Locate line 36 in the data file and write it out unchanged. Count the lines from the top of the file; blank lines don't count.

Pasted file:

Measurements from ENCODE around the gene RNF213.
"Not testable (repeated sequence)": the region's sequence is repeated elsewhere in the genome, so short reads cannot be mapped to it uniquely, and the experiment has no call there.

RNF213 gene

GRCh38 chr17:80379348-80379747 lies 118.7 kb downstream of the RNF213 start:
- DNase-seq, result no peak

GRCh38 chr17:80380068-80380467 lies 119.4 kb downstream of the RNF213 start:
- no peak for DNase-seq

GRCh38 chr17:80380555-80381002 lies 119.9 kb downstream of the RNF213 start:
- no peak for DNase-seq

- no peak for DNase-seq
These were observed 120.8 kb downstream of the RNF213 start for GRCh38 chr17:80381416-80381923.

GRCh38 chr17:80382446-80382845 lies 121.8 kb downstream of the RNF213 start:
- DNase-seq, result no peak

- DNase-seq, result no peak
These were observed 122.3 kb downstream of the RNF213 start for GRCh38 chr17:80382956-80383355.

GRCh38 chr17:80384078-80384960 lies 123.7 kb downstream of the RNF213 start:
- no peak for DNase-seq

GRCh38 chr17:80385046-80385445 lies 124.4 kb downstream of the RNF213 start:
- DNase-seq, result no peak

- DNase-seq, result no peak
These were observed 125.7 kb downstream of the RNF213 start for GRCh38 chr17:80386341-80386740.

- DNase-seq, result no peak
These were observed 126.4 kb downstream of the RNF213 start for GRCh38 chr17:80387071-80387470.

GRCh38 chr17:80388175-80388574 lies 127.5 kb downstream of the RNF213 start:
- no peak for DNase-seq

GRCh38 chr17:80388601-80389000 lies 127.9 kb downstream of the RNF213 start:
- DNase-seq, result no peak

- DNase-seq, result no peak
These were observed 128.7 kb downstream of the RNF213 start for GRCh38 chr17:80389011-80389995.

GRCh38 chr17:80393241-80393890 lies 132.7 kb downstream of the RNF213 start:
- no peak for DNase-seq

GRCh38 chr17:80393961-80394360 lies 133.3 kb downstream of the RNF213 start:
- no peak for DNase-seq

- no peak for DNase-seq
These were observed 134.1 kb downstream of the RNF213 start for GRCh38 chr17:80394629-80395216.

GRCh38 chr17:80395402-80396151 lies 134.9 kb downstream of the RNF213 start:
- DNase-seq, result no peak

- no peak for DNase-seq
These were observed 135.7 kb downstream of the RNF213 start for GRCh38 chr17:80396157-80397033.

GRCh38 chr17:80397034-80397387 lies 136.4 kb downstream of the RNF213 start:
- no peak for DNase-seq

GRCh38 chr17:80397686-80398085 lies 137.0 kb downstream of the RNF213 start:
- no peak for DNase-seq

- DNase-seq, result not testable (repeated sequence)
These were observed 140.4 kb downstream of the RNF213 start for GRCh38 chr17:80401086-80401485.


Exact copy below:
GRCh38 chr17:80395402-80396151 lies 134.9 kb downstream of the RNF213 start: